You often hear how putting together a team is like constructing a puzzle, so let’s stick with that theme for the sake of simplicity. The Sabres remain a scattered mess strewn across the table with numerous pieces resting in different piles, some upside down and many unrelated to one another.
The job for Pat LaFontaine and Ted Nolan, who have been on the job less than four weeks, is making sense of the rounded corners and odd shapes. A vague image is beginning to emerge, but they’ve realized that they A) are several pieces short and B) have numerous others from the wrong box.
What fits and how?
Well, that’s the object.
LaFontaine and Nolan are breaking down the roster and figuring out who belongs, a practice certain to continue for the foreseeable future. Several players are worth keeping but others need to be discarded. They’re examining every piece with the idea that a big picture of the Stanley Cup will eventually snap into place.
We shouldn’t get too far ahead, of course. After all, Buffalo had scored one goal or fewer in half of its games before beating Ottawa, 2-1, in a shootout marathon Tuesday night in First Niagara Center.
Here’s a sobering fact: The Sabres need a 35-12-6 record over their final 51 games to finish with 92 points. The average total (prorated for the lockout) for the eighth-place team in the past three years was 93.
Still, the Sabres played their best game since Nolan and LaFontaine returned to turn around the organization. Buffalo had a season-high 18 shots in the second period, which was more than they had in three other games this season. They matched their season high with 36 shots in the game. Eventually, enough small victories will turn into real ones.
LaFontaine and Nolan made it clear when they arrived that the players would ultimately determine their own futures in Buffalo. Their effort, and lack thereof, will separate long-term solutions from short-term problems. Everybody on the roster has been given an equal opportunity to prove himself one way or the other.
You would be hard-pressed to name one player who failed to show up against the Senators. At times this season, you were struggling to find one player who did.
Nolan has been impressed recently with Tyler Ennis and Marcus Foligno, who are resurfacing after falling into the abyss. Ennis was flying Tuesday night, relying on his instincts and getting away from the robotic style that compromised his creativity. He was the best player on the ice Tuesday. Foligno was aggressive and engaged.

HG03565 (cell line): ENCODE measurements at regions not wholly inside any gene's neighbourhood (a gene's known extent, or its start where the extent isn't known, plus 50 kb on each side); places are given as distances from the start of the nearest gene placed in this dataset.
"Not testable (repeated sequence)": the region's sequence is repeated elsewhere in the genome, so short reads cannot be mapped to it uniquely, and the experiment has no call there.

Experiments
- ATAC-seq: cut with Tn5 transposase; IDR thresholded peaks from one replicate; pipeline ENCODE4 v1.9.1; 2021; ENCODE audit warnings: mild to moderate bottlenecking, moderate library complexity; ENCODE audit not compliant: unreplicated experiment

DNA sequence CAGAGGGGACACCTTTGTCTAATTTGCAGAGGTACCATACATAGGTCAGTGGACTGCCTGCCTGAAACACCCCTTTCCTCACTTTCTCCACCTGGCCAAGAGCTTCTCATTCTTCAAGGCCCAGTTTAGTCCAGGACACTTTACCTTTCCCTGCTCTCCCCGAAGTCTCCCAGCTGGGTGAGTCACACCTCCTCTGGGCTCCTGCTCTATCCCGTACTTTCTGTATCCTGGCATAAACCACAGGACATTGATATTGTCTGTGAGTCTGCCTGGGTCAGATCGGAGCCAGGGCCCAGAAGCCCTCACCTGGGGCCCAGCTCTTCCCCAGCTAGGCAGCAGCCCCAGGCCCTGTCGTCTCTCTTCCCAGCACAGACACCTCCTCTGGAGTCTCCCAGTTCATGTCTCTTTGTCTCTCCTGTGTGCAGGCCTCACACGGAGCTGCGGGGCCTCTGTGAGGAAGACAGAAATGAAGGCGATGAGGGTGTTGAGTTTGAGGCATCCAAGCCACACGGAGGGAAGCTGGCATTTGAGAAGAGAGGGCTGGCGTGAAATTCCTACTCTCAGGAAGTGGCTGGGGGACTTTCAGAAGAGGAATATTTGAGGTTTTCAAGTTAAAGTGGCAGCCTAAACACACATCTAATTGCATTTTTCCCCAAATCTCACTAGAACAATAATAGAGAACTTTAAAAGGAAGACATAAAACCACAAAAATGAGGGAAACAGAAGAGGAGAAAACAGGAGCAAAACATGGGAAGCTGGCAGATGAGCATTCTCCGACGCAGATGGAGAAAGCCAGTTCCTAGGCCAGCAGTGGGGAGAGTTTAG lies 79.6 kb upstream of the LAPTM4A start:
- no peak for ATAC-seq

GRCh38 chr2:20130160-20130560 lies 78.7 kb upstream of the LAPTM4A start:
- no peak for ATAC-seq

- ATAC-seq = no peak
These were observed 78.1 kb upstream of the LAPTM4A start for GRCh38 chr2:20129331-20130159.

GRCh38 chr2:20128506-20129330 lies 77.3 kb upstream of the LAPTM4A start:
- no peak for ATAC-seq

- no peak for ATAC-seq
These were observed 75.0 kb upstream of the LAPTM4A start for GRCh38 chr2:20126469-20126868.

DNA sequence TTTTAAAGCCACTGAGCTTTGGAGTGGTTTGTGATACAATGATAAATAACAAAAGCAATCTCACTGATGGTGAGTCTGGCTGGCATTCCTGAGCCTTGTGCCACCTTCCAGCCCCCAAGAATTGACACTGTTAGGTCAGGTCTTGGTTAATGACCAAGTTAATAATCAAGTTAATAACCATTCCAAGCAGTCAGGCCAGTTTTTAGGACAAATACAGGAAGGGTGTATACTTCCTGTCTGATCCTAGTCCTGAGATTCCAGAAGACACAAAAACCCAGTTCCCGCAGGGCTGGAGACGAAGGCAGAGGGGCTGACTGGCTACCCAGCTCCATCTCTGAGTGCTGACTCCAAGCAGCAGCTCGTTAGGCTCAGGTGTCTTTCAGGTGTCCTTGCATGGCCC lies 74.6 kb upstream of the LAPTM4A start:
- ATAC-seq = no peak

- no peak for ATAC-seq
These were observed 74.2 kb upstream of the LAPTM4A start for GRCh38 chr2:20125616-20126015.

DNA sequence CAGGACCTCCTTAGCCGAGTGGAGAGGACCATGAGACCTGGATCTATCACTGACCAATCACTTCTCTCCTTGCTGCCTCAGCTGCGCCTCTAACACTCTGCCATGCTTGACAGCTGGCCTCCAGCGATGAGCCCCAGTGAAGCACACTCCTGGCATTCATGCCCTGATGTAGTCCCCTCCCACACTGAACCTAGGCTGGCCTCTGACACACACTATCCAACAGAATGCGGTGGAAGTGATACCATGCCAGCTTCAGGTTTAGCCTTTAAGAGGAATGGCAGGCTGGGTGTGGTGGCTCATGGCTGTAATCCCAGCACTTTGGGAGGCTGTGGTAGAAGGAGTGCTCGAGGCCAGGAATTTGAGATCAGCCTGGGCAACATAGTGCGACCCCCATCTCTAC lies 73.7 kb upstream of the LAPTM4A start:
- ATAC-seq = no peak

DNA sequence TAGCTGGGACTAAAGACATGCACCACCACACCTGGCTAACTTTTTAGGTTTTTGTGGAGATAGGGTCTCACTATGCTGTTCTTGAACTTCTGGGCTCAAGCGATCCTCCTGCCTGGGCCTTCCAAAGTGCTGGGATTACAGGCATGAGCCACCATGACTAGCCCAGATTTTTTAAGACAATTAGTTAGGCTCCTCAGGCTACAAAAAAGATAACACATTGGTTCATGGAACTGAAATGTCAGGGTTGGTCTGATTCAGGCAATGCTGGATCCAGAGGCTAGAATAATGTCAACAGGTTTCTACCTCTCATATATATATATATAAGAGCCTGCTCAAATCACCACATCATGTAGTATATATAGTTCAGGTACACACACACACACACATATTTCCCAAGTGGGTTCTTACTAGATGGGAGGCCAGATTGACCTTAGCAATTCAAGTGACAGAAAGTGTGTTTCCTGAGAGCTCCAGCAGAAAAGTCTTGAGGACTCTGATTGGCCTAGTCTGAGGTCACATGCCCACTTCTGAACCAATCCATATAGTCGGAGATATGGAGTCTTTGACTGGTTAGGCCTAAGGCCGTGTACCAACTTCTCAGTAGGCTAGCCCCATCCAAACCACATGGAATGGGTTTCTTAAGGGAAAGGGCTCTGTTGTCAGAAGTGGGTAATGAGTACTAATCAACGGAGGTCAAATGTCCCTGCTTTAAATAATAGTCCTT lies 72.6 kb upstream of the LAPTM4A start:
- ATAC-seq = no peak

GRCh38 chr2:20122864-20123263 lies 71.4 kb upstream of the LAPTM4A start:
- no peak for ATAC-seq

Overall, the Sabres are improving.
Nolan showered Brayden McNabb with praise. He’s committed to fixing Tyler Myers, who with Drew Stafford have become reclamation projects. Zemgus Girgensons had his second goal in two games and added the winner in the shootout Tuesday. Mark Pysyk and Luke Adam are finding their way on the fly.
And then there’s Ryan Miller, who was superb again and supported his coach’s argument that he’s a world-class goaltender. Miller is their most valuable asset and remains an integral part of the equation whether they trade him or not. He’s making a case for another contract extension, assuming he would accept one.
Ville Leino, on the other hand, by taking it easy, is making it easy.
Leino was a healthy scratch Tuesday after loafing through practice Monday. More disturbing than his practice habits was his nonchalance over getting benched. He shrugged his shoulders and wondered aloud what Nolan expected, as if he needed things spelled out for him after going scoreless in his first 18 games
It’s not that difficult to understand. Nolan expects an honest day’s work for an honest day’s pay. He expects leadership from 30-year-old playing his seventh NHL season. He expects a little jam. He expects a goal every once in a while from a so-called top-six forward. Is that really asking for too much from a guy making $4.5 million?
Nolan has low tolerance for players like Leino, which is one reason the forward should expect to be gone before next season. The Sabres don’t need a lazy, indifferent, overpaid veteran sharing the dressing room with young players when they’re driving home a message about commitment and passion.
Nolan has provided clues that point toward the Sabres keeping a collection of good young players. Veteran leaders also will have a chance to remain.
Everybody else, or more than half the roster, is expendable. Nobody is untouchable.
LaFontaine is taking his time in hiring a general manager, which will be his biggest decision since taking over hockey operations. There’s no need to rush.
It’s not as if teams are clamoring for Buffalo’s third- and fourth-line players. The Sabres don’t have a true first-liner no matter who is designated for the top assignment on their team. They might not have a player worthy of the second line on a contender or, for that matter, a top two defenseman. Check the roster.
Cody Hodgson is a second-line center at best, but he’s closer to a third-liner on a good team. Ennis and Stafford would be third-line players. Steve Ott is between the third and fourth lines. He and Matt Moulson are set to become unrestricted free agents. Both could be gone before next season.
Mike Weber’s problem isn’t effort but effectiveness, evidenced by his minus-16 in 17 games. Brian Flynn hustles, but he belongs in the AHL. Where are they going with forwards such as Cody McCormick, John Scott and Matt D’Agostini and defensemen like Jamie McBain and, at the tail end of his career, Henrik Tallinder?
The Sabres stockpiled draft picks and acted as if it was an achievement. Now, they need to package many of them to replace top-line talent that was lost when they acquired the picks in the first place. For now, the picks are small parts of an uncertain future, pieces in a bigger picture that isn’t quite clear.
It’s still puzzling.